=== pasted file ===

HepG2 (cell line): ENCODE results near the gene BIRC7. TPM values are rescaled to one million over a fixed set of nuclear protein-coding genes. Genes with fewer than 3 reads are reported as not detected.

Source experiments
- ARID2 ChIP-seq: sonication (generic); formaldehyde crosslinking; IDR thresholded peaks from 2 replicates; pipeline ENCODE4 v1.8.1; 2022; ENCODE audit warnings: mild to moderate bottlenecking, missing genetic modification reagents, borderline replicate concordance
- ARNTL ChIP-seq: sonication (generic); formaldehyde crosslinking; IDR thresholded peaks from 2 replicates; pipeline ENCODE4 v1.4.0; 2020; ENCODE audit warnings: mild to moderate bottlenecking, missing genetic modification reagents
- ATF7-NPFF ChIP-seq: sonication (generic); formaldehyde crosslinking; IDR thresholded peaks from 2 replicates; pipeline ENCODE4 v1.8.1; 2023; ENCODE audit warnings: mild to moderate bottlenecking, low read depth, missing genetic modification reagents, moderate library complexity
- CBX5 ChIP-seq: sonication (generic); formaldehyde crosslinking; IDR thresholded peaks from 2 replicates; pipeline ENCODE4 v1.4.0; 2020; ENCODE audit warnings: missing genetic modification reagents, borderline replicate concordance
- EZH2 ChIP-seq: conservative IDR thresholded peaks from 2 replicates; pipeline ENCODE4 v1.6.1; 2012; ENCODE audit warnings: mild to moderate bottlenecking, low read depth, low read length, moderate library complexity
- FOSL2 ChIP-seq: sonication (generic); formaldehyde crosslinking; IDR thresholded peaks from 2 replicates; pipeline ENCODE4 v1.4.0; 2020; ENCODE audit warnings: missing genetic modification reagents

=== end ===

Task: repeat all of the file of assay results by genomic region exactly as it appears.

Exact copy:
HepG2 (cell line): ENCODE results near the gene BIRC7. TPM values are rescaled to one million over a fixed set of nuclear protein-coding genes. Genes with fewer than 3 reads are reported as not detected.

Source experiments
- ARID2 ChIP-seq: sonication (generic); formaldehyde crosslinking; IDR thresholded peaks from 2 replicates; pipeline ENCODE4 v1.8.1; 2022; ENCODE audit warnings: mild to moderate bottlenecking, missing genetic modification reagents, borderline replicate concordance
- ARNTL ChIP-seq: sonication (generic); formaldehyde crosslinking; IDR thresholded peaks from 2 replicates; pipeline ENCODE4 v1.4.0; 2020; ENCODE audit warnings: mild to moderate bottlenecking, missing genetic modification reagents
- ATF7-NPFF ChIP-seq: sonication (generic); formaldehyde crosslinking; IDR thresholded peaks from 2 replicates; pipeline ENCODE4 v1.8.1; 2023; ENCODE audit warnings: mild to moderate bottlenecking, low read depth, missing genetic modification reagents, moderate library complexity
- CBX5 ChIP-seq: sonication (generic); formaldehyde crosslinking; IDR thresholded peaks from 2 replicates; pipeline ENCODE4 v1.4.0; 2020; ENCODE audit warnings: missing genetic modification reagents, borderline replicate concordance
- EZH2 ChIP-seq: conservative IDR thresholded peaks from 2 replicates; pipeline ENCODE4 v1.6.1; 2012; ENCODE audit warnings: mild to moderate bottlenecking, low read depth, low read length, moderate library complexity
- FOSL2 ChIP-seq: sonication (generic); formaldehyde crosslinking; IDR thresholded peaks from 2 replicates; pipeline ENCODE4 v1.4.0; 2020; ENCODE audit warnings: missing genetic modification reagents